On March 9, 1998, Baker filed a motion to dismiss the indictment or, in the alternative, to amend the charges to fourth-degree assault. In her motion, Baker argued that she had a constitutional right to use reasonable corporal punishment to discipline her children and that the Commonwealth had failed to show that Baker's conduct satisfied the statutory requirements for second-degree assault. In the motion, Baker noted that the instrument used in the incidents was described by the prosecution at various times as a "wooden club," "billy club," "wooden stick" and "aluminum baseball bat." However, Baker did not seek dismissal at that time based on any irregularities in the grand jury proceedings. On March 16, 1998, the Commonwealth filed a response to the motion arguing that dismissal of the indictment would be premature. Baker filed a reply and asserted, for the first time, that the indictment should be dismissed or the case should be re-presented to the grand jury because the indictment was based on false testimony.

The trial court conducted an evidentiary hearing on the motion on March 23, 1998. At the hearing, Baker's attorney asked the court to dismiss the indictment with prejudice because of alleged false testimony before the grand jury. Counsel argued that the prosecution's actions were so egregious that the Commonwealth should not be allowed to present the case to a new grand jury. Detective Jones was the only witness present at the hearing. He testified that he presented the case to the grand jury because Detective Goff, the investigating officer, was temporarily unavailable. He admitted that he had little knowledge about the case and merely relied on the prosecutor to provide the relevant information by answering his questions. He acknowledged that he had testified that Baker struck her children with an aluminum baseball bat, but conceded that there was no evidence that a baseball bat was used.2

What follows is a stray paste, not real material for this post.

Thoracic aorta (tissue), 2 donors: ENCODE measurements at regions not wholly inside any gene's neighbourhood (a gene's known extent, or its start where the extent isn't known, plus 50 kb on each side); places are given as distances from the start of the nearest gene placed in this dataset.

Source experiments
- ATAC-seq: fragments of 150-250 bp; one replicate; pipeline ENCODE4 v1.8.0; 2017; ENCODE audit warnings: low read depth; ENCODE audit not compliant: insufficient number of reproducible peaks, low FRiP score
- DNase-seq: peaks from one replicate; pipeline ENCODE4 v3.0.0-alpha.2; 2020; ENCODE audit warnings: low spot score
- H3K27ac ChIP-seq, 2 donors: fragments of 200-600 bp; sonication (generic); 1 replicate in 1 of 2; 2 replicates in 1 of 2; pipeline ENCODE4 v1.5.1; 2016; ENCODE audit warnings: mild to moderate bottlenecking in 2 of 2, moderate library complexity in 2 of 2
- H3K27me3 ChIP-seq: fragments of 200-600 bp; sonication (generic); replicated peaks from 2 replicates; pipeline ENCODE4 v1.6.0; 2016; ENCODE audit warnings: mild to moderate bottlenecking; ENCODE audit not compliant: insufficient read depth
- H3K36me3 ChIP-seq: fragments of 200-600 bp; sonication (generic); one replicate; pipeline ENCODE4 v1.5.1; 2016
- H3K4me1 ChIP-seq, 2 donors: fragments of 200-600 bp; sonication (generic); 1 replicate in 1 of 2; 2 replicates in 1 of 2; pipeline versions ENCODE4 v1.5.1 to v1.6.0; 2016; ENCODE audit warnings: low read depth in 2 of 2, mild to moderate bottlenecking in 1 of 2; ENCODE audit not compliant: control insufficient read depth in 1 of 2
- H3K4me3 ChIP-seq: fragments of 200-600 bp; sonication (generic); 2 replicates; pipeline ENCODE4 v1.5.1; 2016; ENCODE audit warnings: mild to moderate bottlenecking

On April 3, 1998, the trial court dismissed Indictment No. 97-CR-00170 with

Page 588

prejudice. The court noted the ethical obligation of prosecutors to observe the independent status of the grand jury and ensure that indictments are returned in a just manner. It found that Detective Jones's testimony concerning the use of an aluminum baseball bat was materially false and that it affected the grand jury's decision whether to indict on the assault charge, which required the use of a deadly weapon. The court also found that the Commonwealth's Attorney had knowingly or recklessly elicited false testimony before the grand jury through leading and suggestive questions, and Detective Jones voluntarily testified even though he had no personal knowledge of the facts of the case. The court held that dismissal of the indictment with prejudice was necessary to ensure the integrity of the criminal justice system.